Some months ago I looked at train ticket options to get to Penzance, from where we can get a bus to start our LEJOG walk. I found that as long as I ordered far enough in advance I could get a single ticket for £16, which seemed like a bit of a bargain. I duly made a vague mental note to buy tickets three months in advance.
Alas, buying train tickets was not in the forefront of my mind two weeks ago. It took until today for me to realise that time was pressing on and that transport needed to be arranged.
So, I have this afternoon had a lengthy battle with thetrainline.
As much as I’m grateful for the internet having given the ability to book travel tickets at a time that suits without leaving the comfort of my armchair, thetrainline really does have the ability to vex me.
Only in thetrainline’s world does a single ticket exist that can only be purchased if you also buy the single ticket for the return leg at the same time (is that still the case? It was something that I encountered a few years ago) and only in the world of rail pricing can the same journey be bought cheaper by either splitting the tickets or by buying a ticket for a longer journey than the one you intend to make.
Whereas air travel websites tend to give you not just the result of the exact search you made but also similar options which are cheaper, on thetrainline you have to spend hours searching every reasonable journey you can think of to find one that comes in at a sensible price.
My first search today told me that it would cost us £182 to travel to Penzance: somewhat more than the £32 that should have been available by booking three months in advance and not a price that I was willing to pay (particularly when I could have hired a car one way for £65!)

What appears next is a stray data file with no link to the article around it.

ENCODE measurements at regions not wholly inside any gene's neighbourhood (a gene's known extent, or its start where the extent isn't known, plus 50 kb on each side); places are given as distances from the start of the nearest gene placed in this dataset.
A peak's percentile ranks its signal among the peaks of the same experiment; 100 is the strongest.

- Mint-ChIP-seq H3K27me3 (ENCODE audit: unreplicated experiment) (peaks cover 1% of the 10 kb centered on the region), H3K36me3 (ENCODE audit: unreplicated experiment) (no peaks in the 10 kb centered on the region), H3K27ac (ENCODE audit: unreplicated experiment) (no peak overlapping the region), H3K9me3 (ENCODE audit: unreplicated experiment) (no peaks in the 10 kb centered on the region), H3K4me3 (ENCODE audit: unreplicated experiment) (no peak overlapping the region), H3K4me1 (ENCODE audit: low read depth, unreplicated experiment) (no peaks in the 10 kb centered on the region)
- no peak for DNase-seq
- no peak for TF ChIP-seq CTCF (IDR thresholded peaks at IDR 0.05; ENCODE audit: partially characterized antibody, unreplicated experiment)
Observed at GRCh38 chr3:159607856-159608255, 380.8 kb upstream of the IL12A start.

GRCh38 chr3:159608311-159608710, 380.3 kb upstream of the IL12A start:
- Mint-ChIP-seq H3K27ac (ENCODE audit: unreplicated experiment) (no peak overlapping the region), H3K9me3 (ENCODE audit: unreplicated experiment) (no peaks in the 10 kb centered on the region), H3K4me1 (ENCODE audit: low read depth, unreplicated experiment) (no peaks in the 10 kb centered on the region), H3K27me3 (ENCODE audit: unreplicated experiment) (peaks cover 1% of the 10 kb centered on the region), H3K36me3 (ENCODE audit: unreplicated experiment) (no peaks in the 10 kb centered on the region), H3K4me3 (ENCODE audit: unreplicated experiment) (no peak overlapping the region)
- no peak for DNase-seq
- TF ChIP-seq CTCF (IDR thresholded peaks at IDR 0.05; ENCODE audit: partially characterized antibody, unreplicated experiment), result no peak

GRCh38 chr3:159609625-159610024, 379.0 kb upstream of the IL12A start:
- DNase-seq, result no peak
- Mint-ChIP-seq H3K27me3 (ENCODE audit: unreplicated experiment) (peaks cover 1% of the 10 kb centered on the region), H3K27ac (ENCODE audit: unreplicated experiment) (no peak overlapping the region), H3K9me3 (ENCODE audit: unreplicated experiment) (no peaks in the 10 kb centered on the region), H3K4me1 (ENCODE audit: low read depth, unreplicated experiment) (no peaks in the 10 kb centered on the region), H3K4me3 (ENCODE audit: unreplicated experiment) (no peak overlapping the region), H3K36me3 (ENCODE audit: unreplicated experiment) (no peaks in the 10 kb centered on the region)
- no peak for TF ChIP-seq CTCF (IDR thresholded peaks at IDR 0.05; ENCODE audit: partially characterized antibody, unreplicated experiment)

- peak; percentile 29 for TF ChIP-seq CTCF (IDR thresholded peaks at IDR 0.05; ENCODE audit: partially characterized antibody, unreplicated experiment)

With even the National Express coach option coming in at more than I was prepared to pay (in fact, still more than the one way car hire), I started being more inventive with my search for cheap train tickets.
To make the same journey but to buy separate tickets (one set of tickets to Bristol and another set from Bristol to Penzance) more than halved the headline price, bringing it down to £90 for the two of us – even though it involved the same journey as the default option!
As a more extreme option, to go via London brought the price down to £52 (Midlands to London: £11 each; from London to Penzance: £15 each). How silly is that?
Search after search gave various options. It took me a while to find the solution, and in the end it was a simple one. By delaying our start date by just a day (leaving LE on Tuesday 15th April rather than Monday 14th), the £16 train tickets are still available.
So another tick on the preparedness checklist: the train tickets are bought.